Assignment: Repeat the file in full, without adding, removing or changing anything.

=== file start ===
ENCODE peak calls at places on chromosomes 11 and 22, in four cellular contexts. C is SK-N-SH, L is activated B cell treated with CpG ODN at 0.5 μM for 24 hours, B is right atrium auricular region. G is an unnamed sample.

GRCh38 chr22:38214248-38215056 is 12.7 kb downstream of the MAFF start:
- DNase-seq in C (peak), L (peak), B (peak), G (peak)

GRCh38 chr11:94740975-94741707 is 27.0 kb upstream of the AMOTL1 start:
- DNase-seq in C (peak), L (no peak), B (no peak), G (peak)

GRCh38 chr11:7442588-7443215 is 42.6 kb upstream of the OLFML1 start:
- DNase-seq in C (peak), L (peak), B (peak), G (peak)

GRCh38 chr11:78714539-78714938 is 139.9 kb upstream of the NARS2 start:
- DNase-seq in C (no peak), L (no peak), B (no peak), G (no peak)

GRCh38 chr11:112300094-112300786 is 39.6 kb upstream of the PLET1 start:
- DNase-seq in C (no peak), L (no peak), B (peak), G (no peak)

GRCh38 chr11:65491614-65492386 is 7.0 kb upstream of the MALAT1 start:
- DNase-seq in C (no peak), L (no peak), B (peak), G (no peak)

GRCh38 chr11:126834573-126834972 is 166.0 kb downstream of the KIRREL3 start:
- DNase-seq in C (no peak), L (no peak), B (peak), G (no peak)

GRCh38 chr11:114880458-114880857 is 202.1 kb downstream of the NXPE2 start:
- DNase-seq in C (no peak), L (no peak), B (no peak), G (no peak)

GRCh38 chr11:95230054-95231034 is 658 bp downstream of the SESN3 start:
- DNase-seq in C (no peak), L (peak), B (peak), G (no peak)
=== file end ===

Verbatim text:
ENCODE peak calls at places on chromosomes 11 and 22, in four cellular contexts. C is SK-N-SH, L is activated B cell treated with CpG ODN at 0.5 μM for 24 hours, B is right atrium auricular region. G is an unnamed sample.

GRCh38 chr22:38214248-38215056 is 12.7 kb downstream of the MAFF start:
- DNase-seq in C (peak), L (peak), B (peak), G (peak)

GRCh38 chr11:94740975-94741707 is 27.0 kb upstream of the AMOTL1 start:
- DNase-seq in C (peak), L (no peak), B (no peak), G (peak)

GRCh38 chr11:7442588-7443215 is 42.6 kb upstream of the OLFML1 start:
- DNase-seq in C (peak), L (peak), B (peak), G (peak)

GRCh38 chr11:78714539-78714938 is 139.9 kb upstream of the NARS2 start:
- DNase-seq in C (no peak), L (no peak), B (no peak), G (no peak)

GRCh38 chr11:112300094-112300786 is 39.6 kb upstream of the PLET1 start:
- DNase-seq in C (no peak), L (no peak), B (peak), G (no peak)

GRCh38 chr11:65491614-65492386 is 7.0 kb upstream of the MALAT1 start:
- DNase-seq in C (no peak), L (no peak), B (peak), G (no peak)

GRCh38 chr11:126834573-126834972 is 166.0 kb downstream of the KIRREL3 start:
- DNase-seq in C (no peak), L (no peak), B (peak), G (no peak)

GRCh38 chr11:114880458-114880857 is 202.1 kb downstream of the NXPE2 start:
- DNase-seq in C (no peak), L (no peak), B (no peak), G (no peak)

GRCh38 chr11:95230054-95231034 is 658 bp downstream of the SESN3 start:
- DNase-seq in C (no peak), L (peak), B (peak), G (no peak)